A photo of a roof and cupola and weather vane on one of the WLRC’s aging buildings. (Ernie Over photo)
(Lander, Wyo.) – Problems identified in a less-than-positive report on conditions at the Wyoming Life Resource Center (WLRC) are being, and have been addressed throughout the past year said Chris Newman, the senior administrator for the Wyoming Department of Health’s Behavior Health Division (BHD). The BHD oversees the operation of the WLRC in Lander, plus the Wyoming Retirement Center, the Wyoming Pioneer Home, the Wyoming Veterans Home, and the Wyoming State Hospital.
The negative report was compiled by the Protection and Advocacy System, Inc., (P&A) of Cheyenne, an advocacy group for people with disabilities. A five-page public summary of the report was released last week, although it was dated September 24th. The report said the age of the facilities at the Lander center is a contributing factor to keeping residents safe there, a condition which has been compounded by deferred maintenance issues and what the report said was a “failure to use safety devices.”
The report contained numerous examples of incidences where doors and cabinets required to be locked were found unlocked, medicines were found to be unattended and readily available, among other issues. “Many of the buildings at the WLRC are old, poorly maintained and pose significant risks to persons with intellectual disabilities,” the report stated. “These conditions are made more dangerous by an observed indifference to readily apparent risks and a failure to take rudimentary safety precautions.”
Newman said the state had received a copy of the report. “The way the process works is that they have an incident reporting system there (WLRC) and those reports are shared with P&A.” Newman said many of the concerns expressed in the report had already been addressed. Although she did not know the exact time frame of the incidents cited in the report, she said she believed it to be within the past year.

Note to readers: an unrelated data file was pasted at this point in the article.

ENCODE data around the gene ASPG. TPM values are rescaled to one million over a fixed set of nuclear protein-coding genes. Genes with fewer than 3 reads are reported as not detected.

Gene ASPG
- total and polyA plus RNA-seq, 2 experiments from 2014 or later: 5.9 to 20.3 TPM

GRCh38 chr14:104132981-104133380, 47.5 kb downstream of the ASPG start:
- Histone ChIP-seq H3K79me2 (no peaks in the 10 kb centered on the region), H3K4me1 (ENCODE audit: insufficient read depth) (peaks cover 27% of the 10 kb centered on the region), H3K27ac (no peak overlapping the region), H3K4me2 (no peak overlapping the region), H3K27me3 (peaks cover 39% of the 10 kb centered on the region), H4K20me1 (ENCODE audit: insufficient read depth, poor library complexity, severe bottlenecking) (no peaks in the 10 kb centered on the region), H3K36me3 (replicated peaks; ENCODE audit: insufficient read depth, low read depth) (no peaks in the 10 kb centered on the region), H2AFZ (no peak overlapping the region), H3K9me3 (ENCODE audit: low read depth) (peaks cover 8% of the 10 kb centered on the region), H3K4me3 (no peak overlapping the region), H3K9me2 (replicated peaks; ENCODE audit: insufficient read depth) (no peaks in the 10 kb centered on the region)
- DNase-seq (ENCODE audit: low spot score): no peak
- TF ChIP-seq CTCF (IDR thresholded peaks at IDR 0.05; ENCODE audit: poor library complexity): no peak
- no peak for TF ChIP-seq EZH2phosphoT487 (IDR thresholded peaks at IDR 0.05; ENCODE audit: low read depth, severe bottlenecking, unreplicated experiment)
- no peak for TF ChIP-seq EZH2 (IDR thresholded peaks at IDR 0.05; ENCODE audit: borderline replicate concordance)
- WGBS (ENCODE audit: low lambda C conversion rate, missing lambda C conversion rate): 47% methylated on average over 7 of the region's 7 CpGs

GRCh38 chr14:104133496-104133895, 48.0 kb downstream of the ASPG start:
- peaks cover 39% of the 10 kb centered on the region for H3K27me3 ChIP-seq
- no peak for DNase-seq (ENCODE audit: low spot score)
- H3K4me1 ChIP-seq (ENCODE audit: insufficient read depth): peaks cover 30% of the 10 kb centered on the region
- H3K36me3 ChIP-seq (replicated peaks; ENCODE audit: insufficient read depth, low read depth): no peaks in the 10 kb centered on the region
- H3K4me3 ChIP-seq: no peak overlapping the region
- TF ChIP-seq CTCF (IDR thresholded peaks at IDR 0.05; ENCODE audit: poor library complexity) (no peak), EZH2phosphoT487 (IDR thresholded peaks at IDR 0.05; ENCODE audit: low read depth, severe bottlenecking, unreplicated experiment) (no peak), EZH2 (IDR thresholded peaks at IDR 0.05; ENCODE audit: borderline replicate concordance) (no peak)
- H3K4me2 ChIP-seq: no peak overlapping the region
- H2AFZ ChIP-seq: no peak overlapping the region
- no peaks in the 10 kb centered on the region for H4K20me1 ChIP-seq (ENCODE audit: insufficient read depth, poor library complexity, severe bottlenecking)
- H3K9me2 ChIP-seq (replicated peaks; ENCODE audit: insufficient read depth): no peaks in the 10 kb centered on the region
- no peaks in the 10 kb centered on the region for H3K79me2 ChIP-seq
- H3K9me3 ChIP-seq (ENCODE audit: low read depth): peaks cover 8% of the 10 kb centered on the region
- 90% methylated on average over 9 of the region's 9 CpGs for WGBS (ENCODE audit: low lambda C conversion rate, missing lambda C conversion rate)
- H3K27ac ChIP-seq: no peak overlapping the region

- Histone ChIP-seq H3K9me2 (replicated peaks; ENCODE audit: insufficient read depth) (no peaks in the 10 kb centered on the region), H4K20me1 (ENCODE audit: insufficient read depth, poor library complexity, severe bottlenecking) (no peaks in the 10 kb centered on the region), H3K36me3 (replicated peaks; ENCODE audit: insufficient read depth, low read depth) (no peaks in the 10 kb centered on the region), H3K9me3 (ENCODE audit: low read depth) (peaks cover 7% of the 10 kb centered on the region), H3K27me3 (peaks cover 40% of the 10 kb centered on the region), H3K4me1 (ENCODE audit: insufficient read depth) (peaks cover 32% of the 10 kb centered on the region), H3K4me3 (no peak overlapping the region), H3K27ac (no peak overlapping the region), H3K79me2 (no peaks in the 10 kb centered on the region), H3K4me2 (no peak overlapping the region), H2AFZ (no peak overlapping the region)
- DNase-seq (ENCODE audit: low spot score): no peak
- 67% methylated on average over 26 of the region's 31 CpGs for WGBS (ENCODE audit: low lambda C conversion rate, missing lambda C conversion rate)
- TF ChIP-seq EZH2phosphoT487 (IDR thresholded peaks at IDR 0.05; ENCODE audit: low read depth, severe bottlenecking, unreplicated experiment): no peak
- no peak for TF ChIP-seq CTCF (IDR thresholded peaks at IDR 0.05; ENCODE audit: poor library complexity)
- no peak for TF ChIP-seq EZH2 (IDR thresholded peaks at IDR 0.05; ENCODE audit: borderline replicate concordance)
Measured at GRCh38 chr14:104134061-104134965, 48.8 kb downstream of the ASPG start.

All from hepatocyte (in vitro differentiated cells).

“We always take the reports seriously. The current administration will go through the report and follow-up with information on what they did on those incidents to see if anything was missed,” Newman said. “It’s a process of continuous improvement.”
The BHD administrator agreed that part of the challenge at the WLRC is the age of the buildings there.
“We currently have a masters facility study going on that the legislature ordered in the session before last,” she said. “All five of our facilities are being studied, there have been site visits and inspections. We’ll receive a report next month on what the best use of all of these buildings should be and recommendations on what the direction the state should take.” Newman said the state knew, up front, the concerns related to the buildings. “The study will drive actions on what directions to go, and then it will be reported back to the legislature,” she said.